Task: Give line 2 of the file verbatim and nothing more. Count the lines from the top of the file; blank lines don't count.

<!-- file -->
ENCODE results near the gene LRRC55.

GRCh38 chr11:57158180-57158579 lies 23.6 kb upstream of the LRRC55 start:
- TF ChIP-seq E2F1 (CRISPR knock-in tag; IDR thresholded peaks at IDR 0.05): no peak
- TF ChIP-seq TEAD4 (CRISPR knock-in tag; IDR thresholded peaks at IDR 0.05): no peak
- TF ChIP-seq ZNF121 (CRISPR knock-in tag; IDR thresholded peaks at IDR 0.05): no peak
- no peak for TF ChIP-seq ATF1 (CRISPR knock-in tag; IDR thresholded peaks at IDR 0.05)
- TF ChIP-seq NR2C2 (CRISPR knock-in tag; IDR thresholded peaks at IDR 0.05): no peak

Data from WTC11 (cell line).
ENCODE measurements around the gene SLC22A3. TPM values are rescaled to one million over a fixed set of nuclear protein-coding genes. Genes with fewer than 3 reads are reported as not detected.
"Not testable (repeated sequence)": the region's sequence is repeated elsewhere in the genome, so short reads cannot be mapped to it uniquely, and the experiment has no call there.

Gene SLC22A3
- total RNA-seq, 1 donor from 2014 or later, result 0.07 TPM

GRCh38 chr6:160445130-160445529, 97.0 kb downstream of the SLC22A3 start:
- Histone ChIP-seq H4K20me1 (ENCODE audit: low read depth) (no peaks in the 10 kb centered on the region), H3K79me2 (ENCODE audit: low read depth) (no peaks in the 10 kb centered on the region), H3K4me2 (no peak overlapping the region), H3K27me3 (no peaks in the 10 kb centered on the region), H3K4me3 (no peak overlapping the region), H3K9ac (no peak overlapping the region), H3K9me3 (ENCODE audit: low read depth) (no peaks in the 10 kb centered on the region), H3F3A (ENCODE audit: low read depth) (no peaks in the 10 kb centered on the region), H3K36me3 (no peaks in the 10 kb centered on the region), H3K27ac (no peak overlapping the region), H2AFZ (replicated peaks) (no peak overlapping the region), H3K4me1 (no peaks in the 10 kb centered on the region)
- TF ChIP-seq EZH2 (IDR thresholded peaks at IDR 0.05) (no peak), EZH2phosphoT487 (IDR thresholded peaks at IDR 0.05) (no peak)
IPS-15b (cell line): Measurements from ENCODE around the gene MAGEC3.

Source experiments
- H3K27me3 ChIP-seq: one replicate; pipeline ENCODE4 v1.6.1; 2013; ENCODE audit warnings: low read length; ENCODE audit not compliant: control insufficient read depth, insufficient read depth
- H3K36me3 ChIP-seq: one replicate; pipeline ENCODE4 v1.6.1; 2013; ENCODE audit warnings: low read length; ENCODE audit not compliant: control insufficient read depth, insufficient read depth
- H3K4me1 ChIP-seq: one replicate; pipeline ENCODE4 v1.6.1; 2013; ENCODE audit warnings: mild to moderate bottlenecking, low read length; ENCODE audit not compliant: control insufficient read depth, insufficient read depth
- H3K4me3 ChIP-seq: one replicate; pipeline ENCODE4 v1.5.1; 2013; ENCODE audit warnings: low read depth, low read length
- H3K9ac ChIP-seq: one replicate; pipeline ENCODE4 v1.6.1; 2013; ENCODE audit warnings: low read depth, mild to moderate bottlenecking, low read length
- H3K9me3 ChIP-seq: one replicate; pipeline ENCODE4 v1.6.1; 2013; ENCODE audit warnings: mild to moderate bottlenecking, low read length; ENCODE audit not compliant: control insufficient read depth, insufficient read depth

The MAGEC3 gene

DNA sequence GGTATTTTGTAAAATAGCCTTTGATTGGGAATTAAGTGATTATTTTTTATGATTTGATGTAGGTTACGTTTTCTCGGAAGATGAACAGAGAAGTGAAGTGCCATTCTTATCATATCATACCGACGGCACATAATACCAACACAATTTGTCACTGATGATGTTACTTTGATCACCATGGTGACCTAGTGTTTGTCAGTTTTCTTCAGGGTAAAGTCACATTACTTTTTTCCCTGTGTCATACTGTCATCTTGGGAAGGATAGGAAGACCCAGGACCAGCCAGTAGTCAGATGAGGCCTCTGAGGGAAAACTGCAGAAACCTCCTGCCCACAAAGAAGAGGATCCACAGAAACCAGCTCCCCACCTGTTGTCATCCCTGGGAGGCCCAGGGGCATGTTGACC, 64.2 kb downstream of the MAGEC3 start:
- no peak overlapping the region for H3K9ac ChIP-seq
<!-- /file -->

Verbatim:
GRCh38 chr11:57158180-57158579 lies 23.6 kb upstream of the LRRC55 start: